Trump’s attacks on Biden’s age play into unfair stereotypes. That will cost him votes among older Pennsylvanians. | Ray E. Landis

President Donald Trump and former Vice President Joe Biden would like to win Pennsylvania in 2020 (Capital-Star file)

We’re less than five months from the 2020 presidential election. With hundreds upon hundreds of millions of dollars available to the campaigns and the mood of the nation foul, we should brace for an exceptionally ugly period in American politics.

The ugliness has reached the airwaves in central Pennsylvania in the form of campaign commercials. We’ve come to expect political action committees (PACs) that technically are not affiliated with a specific candidate to air misleading and unfounded ads, and we are now seeing those broadcast on local television. 

Candidates often rely on these PACs to do the dirty work of trashing their opponent and use their own advertisements to promote their ideals, especially early in the campaign. Not in 2020, however, as the Trump campaign is already airing demeaning ads about Joe Biden with the legally required tagline “I am Donald J. Trump and I approve this message.”

What is the focus of the attack from the 74-year-old incumbent? Biden’s age. 

The commercial now running, questions Biden’s fitness for office. It begins by emphasizing he is 77 and calls him “diminished.” It goes on to use images clipped from various public appearances by Biden suggesting he may be suffering from dementia. Ironically, this comes at the same time Trump’s opponents have seized on his behavior at a West Point commencement speech to question Trump’s own capacity for office.

As with so many things associated with Trump, this advertisement hits a new low in political discourse. It’s also a questionable strategy, as it seems to insult the very voters who favored Trump in 2016.

But it also perpetuates an image of older Americans as doddering, forgetful people who shouldn’t be allowed out in public, let alone trusted to make important decisions about the direction of the nation. It appears Trump believes he alone is immune to a decline in fitness as he ages, or that a 74-year-old is in the prime of life but a 77-year-old is ready to be placed in a home.

This comes at a time when the older population is growing rapidly. The Independent Fiscal Office estimates the 65-79 population will grow by 2.6 percent from 2020 to 2025 while the 80-plus population will grow 2.4 percent, with the rest of the population declining. Pennsylvania is ahead of the national curve in this older population growth, but other states will see a similar pattern in coming years.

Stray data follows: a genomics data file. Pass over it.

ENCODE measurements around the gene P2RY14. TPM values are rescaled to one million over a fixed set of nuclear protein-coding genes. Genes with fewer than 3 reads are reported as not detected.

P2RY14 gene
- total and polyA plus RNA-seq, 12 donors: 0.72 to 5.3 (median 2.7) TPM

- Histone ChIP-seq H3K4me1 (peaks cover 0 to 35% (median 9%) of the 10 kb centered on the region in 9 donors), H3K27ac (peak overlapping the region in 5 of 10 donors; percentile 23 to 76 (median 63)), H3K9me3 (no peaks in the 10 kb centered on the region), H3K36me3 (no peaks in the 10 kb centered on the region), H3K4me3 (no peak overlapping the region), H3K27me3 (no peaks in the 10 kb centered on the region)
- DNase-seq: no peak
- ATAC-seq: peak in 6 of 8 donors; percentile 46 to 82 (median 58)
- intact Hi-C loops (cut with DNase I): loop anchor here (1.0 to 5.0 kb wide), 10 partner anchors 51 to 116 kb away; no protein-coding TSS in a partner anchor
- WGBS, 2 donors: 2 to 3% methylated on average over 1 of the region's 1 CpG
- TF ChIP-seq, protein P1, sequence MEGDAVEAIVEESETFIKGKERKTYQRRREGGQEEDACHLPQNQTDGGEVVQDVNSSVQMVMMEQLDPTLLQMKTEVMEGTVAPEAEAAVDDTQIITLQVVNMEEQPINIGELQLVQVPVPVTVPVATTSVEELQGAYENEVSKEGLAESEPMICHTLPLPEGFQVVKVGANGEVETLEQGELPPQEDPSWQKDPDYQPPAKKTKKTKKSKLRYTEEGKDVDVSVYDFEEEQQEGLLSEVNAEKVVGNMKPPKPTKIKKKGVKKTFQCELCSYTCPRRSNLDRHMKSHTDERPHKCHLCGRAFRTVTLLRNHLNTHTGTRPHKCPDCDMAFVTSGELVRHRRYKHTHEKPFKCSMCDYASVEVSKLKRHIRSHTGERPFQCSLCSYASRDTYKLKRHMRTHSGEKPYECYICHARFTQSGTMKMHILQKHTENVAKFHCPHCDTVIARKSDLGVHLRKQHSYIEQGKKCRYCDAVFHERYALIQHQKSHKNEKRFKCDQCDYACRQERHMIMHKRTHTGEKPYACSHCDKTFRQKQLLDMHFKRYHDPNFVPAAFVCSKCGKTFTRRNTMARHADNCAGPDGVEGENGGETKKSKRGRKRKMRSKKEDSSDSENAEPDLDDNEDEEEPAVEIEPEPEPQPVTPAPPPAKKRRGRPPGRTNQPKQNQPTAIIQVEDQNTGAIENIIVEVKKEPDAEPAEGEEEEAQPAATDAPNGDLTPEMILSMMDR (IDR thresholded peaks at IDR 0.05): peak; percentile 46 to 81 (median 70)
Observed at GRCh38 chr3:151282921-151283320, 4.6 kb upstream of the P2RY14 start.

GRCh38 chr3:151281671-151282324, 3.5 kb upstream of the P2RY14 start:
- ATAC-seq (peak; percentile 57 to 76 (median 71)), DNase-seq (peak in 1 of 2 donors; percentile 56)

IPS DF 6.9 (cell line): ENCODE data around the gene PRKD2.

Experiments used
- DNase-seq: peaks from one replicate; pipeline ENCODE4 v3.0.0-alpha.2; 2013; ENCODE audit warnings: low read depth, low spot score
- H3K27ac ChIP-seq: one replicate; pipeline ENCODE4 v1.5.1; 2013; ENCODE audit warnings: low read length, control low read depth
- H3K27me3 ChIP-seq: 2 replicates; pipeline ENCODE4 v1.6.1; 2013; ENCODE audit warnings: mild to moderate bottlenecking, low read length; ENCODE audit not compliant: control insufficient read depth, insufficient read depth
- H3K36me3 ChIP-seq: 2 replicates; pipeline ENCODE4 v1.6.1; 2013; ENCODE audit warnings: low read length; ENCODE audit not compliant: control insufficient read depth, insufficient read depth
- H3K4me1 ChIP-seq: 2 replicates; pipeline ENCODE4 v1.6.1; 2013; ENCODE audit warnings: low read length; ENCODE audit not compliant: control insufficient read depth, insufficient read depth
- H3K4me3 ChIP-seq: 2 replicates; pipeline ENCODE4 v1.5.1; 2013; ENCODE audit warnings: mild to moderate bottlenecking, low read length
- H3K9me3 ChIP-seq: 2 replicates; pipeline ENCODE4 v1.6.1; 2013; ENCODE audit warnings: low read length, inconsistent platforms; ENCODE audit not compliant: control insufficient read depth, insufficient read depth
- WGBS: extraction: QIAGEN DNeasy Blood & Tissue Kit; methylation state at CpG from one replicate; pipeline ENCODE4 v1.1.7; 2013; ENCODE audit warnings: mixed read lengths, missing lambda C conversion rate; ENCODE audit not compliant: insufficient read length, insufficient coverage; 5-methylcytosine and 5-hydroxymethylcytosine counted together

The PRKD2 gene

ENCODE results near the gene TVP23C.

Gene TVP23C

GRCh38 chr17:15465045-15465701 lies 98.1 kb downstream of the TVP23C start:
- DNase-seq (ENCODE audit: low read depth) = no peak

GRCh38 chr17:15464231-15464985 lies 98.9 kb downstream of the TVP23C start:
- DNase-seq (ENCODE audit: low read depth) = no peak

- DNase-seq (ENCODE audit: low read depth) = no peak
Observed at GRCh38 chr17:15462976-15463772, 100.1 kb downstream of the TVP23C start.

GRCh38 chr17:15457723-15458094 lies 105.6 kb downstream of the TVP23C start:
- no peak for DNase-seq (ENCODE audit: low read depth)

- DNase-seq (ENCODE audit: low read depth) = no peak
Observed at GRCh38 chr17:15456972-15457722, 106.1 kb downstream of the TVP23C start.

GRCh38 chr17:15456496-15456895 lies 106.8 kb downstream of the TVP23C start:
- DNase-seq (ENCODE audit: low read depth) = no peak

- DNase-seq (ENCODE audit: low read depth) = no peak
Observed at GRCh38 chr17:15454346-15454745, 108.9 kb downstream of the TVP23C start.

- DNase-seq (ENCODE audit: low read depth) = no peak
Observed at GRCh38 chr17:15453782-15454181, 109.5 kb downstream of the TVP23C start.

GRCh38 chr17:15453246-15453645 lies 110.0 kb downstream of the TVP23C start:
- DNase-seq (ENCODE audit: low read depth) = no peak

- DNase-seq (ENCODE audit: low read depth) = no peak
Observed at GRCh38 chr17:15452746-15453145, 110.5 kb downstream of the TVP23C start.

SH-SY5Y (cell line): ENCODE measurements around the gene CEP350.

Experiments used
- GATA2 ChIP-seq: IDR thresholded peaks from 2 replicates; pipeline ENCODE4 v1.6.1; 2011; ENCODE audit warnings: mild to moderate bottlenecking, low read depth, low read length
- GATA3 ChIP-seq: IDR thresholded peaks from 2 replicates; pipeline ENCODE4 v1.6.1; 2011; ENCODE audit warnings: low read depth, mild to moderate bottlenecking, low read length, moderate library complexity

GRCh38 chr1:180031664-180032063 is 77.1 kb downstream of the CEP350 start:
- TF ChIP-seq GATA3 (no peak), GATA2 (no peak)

What do these numbers mean for Pennsylvania and the rest of the country?

The Trump campaign’s image of Joe Biden implies there will be millions more Americans unfit to do much more than try and remember what day it is. But the reality is older Americans are living longer, healthier, more active lives and will remain an integral part of the economic and political worlds.

Which isn’t to say younger generations must yield to their elders when it comes to deciding the priorities of state or federal governments.

The generation currently in charge has a lot to answer for when it comes to public policy. The growth in income inequality, persistent racism, environmental degradation, and a host of other poor decisions puts the United States in a precarious position when it comes to what the future will hold.

This year’s presidential campaign has seen candidates aged 70 and older dominate the contest, all of whom approach the task of governing with the same historical experiences shaping their views.

If the focus of this election is how the United States will approach the important and difficult decisions we face moving into the future, younger voices must be an integral part of the conversation. The candidates need to show us who those younger voices will be – and it would be preferable if they weren’t placed in influential positions simply because they are related to the person in charge.

Age cannot be a disqualification for political office nor is it something that automatically demonstrates a candidate has the “experience” to lead. But the grotesque use of ageism in the Trump commercial’s portrayal of Joe Biden is something that should be out of bounds and should be condemned by everyone, no matter what their age. And the fact that Donald J. Trump approved that message is another in the long list of things that should disqualify him from being president.

Capital-Star opinion contributor Ray E. Landis writes about the issues important to older Pennsylvanians. His work appears biweekly on the Capital-Star’s Commentary Page. Follow him on Twitter @RELandis.